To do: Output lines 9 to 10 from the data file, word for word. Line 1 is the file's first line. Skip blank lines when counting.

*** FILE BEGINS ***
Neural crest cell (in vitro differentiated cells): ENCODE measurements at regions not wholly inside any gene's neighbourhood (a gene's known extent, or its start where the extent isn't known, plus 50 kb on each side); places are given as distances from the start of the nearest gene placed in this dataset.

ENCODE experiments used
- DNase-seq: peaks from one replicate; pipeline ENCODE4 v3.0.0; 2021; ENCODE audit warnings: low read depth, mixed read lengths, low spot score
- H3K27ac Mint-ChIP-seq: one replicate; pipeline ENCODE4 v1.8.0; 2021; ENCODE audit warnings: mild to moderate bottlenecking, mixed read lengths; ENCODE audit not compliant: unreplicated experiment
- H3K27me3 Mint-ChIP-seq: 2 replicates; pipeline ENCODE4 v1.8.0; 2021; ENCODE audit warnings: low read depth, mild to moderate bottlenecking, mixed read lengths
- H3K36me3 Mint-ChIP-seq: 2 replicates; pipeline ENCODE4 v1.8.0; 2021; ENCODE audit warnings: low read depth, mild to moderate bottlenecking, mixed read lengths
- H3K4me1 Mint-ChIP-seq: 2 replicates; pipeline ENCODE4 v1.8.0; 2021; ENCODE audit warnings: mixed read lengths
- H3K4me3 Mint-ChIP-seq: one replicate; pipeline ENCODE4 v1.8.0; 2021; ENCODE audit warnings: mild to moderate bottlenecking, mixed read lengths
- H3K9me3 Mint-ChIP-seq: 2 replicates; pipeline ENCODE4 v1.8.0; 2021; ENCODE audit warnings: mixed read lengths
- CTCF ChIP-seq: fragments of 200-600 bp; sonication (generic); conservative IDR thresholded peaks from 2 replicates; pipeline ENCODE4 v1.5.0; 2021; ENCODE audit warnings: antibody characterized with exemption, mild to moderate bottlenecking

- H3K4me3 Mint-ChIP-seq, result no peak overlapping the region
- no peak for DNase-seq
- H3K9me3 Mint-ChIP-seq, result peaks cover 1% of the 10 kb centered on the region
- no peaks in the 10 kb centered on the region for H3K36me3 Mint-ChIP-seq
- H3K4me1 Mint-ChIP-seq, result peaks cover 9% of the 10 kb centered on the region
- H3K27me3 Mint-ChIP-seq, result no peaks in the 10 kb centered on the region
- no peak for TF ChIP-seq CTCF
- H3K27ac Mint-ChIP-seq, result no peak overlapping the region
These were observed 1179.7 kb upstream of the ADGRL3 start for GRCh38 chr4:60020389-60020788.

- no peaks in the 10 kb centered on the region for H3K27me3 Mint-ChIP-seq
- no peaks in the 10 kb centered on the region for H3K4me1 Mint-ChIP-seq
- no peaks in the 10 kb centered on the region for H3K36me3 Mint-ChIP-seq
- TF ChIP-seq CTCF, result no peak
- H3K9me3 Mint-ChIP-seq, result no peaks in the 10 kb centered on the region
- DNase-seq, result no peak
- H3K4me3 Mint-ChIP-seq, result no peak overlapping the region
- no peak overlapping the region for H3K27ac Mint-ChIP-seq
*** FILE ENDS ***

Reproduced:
- H3K9me3 Mint-ChIP-seq: 2 replicates; pipeline ENCODE4 v1.8.0; 2021; ENCODE audit warnings: mixed read lengths
- CTCF ChIP-seq: fragments of 200-600 bp; sonication (generic); conservative IDR thresholded peaks from 2 replicates; pipeline ENCODE4 v1.5.0; 2021; ENCODE audit warnings: antibody characterized with exemption, mild to moderate bottlenecking